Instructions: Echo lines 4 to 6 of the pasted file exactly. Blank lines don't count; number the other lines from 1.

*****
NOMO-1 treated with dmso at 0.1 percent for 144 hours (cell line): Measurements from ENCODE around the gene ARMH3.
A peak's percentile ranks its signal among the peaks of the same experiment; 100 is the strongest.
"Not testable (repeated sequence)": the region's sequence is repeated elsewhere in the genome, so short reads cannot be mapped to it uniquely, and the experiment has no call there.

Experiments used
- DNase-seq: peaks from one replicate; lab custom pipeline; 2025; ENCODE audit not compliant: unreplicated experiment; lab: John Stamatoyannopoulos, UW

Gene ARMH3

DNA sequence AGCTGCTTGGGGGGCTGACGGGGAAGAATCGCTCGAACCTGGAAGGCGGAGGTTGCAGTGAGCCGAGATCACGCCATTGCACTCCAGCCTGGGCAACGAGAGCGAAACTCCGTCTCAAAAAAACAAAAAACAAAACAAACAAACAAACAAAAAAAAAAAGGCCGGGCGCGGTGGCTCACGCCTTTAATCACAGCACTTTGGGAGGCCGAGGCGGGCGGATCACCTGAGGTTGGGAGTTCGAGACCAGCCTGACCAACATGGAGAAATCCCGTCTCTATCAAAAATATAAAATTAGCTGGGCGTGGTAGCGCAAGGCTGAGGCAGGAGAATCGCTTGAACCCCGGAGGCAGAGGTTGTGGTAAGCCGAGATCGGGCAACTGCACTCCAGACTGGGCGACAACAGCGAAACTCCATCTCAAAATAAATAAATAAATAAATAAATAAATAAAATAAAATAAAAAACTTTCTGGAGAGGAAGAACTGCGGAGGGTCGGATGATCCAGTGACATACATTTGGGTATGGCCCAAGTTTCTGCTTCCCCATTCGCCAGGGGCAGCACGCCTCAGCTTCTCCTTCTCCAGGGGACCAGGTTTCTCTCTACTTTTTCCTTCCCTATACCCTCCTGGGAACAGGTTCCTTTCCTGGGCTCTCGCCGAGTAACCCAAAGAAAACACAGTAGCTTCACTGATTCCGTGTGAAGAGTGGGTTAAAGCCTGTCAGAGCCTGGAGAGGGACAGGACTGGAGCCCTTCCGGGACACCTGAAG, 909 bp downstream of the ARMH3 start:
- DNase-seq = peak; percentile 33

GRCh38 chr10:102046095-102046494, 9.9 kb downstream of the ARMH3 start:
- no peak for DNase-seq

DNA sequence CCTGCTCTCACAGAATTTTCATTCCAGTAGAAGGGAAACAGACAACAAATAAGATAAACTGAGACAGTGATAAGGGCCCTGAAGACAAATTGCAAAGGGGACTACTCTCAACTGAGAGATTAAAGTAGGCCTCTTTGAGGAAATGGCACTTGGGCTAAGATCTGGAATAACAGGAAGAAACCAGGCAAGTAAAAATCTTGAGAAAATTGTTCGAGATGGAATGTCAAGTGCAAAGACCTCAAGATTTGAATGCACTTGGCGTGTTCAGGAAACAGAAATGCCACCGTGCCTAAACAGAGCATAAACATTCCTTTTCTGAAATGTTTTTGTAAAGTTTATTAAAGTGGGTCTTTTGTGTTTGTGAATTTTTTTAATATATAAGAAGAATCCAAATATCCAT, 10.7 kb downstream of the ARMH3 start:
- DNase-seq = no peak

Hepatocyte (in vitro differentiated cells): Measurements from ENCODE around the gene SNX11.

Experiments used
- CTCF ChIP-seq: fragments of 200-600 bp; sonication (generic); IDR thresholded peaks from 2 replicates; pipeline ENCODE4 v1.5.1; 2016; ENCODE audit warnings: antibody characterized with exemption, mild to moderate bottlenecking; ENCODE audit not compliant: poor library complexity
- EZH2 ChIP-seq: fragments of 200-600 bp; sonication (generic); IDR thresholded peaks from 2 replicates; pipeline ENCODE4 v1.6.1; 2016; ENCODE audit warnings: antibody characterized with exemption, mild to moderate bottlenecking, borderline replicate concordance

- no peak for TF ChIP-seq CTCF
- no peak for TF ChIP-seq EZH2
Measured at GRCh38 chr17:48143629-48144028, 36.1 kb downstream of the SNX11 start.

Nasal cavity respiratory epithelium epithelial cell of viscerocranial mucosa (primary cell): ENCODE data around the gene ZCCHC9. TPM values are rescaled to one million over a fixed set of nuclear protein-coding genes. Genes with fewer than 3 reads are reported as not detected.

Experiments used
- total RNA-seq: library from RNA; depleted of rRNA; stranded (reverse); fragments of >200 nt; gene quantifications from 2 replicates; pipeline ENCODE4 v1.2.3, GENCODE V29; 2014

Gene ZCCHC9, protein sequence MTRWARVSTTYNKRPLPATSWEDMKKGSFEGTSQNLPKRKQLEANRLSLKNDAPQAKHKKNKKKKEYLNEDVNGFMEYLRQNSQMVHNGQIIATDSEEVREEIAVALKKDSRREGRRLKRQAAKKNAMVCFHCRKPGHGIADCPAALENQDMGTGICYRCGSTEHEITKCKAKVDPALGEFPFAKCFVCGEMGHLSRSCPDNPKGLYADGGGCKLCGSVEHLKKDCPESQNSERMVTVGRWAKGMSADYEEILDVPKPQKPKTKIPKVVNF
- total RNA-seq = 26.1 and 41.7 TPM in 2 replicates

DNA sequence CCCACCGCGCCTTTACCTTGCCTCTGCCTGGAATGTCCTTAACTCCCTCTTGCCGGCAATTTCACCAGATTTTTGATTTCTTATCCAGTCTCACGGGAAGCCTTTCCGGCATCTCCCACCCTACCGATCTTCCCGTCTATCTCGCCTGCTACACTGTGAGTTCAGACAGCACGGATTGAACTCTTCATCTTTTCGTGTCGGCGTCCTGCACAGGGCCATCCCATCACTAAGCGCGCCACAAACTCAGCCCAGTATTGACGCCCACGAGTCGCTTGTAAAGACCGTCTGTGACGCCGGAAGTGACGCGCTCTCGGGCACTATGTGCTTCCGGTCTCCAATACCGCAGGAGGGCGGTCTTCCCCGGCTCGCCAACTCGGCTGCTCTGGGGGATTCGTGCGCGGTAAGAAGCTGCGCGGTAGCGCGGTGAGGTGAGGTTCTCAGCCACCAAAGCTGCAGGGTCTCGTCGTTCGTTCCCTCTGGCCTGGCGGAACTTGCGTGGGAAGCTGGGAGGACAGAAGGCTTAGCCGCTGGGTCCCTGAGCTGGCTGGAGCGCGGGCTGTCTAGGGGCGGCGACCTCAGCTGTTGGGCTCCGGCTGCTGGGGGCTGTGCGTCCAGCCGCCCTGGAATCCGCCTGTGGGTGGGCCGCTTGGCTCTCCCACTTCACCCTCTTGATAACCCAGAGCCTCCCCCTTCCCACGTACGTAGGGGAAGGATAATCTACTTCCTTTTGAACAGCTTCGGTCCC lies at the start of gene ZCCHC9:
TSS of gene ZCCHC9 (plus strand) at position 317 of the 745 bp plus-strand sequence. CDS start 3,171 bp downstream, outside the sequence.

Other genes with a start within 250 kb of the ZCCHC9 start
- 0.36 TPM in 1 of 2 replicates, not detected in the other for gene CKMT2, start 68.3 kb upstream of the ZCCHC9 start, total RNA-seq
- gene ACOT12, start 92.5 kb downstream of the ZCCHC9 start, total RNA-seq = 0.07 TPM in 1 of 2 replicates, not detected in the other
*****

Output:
Experiments used
- DNase-seq: peaks from one replicate; lab custom pipeline; 2025; ENCODE audit not compliant: unreplicated experiment; lab: John Stamatoyannopoulos, UW

Gene ARMH3